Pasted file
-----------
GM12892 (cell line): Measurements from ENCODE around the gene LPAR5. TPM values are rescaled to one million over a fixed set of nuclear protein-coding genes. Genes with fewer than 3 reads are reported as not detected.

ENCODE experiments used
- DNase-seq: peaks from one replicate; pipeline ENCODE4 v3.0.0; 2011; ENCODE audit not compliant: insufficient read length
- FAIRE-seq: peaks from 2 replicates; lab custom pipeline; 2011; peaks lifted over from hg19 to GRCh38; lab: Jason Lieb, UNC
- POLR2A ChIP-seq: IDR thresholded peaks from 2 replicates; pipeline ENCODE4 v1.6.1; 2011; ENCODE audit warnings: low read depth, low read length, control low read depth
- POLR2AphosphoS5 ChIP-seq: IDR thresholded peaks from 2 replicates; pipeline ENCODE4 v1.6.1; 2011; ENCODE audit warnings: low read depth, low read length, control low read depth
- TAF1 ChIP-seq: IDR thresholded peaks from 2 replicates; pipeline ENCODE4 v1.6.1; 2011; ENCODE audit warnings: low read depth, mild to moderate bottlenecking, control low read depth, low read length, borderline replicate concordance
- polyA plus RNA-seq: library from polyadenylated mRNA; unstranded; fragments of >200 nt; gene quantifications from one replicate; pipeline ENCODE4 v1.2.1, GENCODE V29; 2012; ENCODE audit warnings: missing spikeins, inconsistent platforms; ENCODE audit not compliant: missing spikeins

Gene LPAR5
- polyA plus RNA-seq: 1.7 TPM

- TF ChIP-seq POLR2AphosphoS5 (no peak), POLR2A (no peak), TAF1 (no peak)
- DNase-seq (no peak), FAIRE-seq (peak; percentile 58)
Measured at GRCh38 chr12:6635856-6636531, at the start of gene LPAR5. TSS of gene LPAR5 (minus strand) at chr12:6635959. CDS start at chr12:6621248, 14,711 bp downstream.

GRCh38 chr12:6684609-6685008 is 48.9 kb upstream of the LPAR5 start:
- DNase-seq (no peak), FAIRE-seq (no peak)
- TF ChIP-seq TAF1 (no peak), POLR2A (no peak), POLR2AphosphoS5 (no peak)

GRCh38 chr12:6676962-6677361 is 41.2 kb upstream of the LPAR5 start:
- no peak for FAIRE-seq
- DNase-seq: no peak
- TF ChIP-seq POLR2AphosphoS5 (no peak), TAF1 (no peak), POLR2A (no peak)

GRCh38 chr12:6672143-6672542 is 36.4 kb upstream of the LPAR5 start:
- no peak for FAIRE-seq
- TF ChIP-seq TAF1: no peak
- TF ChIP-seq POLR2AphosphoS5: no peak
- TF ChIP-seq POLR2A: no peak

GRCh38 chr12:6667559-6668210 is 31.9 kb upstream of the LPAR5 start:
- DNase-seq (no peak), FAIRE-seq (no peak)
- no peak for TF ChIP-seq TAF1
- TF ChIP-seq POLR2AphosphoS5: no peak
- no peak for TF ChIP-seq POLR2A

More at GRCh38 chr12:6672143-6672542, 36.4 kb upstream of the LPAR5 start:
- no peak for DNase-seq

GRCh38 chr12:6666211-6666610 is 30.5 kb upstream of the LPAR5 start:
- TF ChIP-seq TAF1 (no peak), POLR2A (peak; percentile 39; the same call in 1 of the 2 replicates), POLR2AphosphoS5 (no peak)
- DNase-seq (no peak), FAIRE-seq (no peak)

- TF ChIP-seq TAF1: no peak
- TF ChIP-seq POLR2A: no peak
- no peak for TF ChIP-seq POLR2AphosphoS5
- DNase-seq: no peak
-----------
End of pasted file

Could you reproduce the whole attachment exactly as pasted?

GM12892 (cell line): Measurements from ENCODE around the gene LPAR5. TPM values are rescaled to one million over a fixed set of nuclear protein-coding genes. Genes with fewer than 3 reads are reported as not detected.

ENCODE experiments used
- DNase-seq: peaks from one replicate; pipeline ENCODE4 v3.0.0; 2011; ENCODE audit not compliant: insufficient read length
- FAIRE-seq: peaks from 2 replicates; lab custom pipeline; 2011; peaks lifted over from hg19 to GRCh38; lab: Jason Lieb, UNC
- POLR2A ChIP-seq: IDR thresholded peaks from 2 replicates; pipeline ENCODE4 v1.6.1; 2011; ENCODE audit warnings: low read depth, low read length, control low read depth
- POLR2AphosphoS5 ChIP-seq: IDR thresholded peaks from 2 replicates; pipeline ENCODE4 v1.6.1; 2011; ENCODE audit warnings: low read depth, low read length, control low read depth
- TAF1 ChIP-seq: IDR thresholded peaks from 2 replicates; pipeline ENCODE4 v1.6.1; 2011; ENCODE audit warnings: low read depth, mild to moderate bottlenecking, control low read depth, low read length, borderline replicate concordance
- polyA plus RNA-seq: library from polyadenylated mRNA; unstranded; fragments of >200 nt; gene quantifications from one replicate; pipeline ENCODE4 v1.2.1, GENCODE V29; 2012; ENCODE audit warnings: missing spikeins, inconsistent platforms; ENCODE audit not compliant: missing spikeins

Gene LPAR5
- polyA plus RNA-seq: 1.7 TPM

- TF ChIP-seq POLR2AphosphoS5 (no peak), POLR2A (no peak), TAF1 (no peak)
- DNase-seq (no peak), FAIRE-seq (peak; percentile 58)
Measured at GRCh38 chr12:6635856-6636531, at the start of gene LPAR5. TSS of gene LPAR5 (minus strand) at chr12:6635959. CDS start at chr12:6621248, 14,711 bp downstream.

GRCh38 chr12:6684609-6685008 is 48.9 kb upstream of the LPAR5 start:
- DNase-seq (no peak), FAIRE-seq (no peak)
- TF ChIP-seq TAF1 (no peak), POLR2A (no peak), POLR2AphosphoS5 (no peak)

GRCh38 chr12:6676962-6677361 is 41.2 kb upstream of the LPAR5 start:
- no peak for FAIRE-seq
- DNase-seq: no peak
- TF ChIP-seq POLR2AphosphoS5 (no peak), TAF1 (no peak), POLR2A (no peak)

GRCh38 chr12:6672143-6672542 is 36.4 kb upstream of the LPAR5 start:
- no peak for FAIRE-seq
- TF ChIP-seq TAF1: no peak
- TF ChIP-seq POLR2AphosphoS5: no peak
- TF ChIP-seq POLR2A: no peak

GRCh38 chr12:6667559-6668210 is 31.9 kb upstream of the LPAR5 start:
- DNase-seq (no peak), FAIRE-seq (no peak)
- no peak for TF ChIP-seq TAF1
- TF ChIP-seq POLR2AphosphoS5: no peak
- no peak for TF ChIP-seq POLR2A

More at GRCh38 chr12:6672143-6672542, 36.4 kb upstream of the LPAR5 start:
- no peak for DNase-seq

GRCh38 chr12:6666211-6666610 is 30.5 kb upstream of the LPAR5 start:
- TF ChIP-seq TAF1 (no peak), POLR2A (peak; percentile 39; the same call in 1 of the 2 replicates), POLR2AphosphoS5 (no peak)
- DNase-seq (no peak), FAIRE-seq (no peak)

- TF ChIP-seq TAF1: no peak
- TF ChIP-seq POLR2A: no peak
- no peak for TF ChIP-seq POLR2AphosphoS5
- DNase-seq: no peak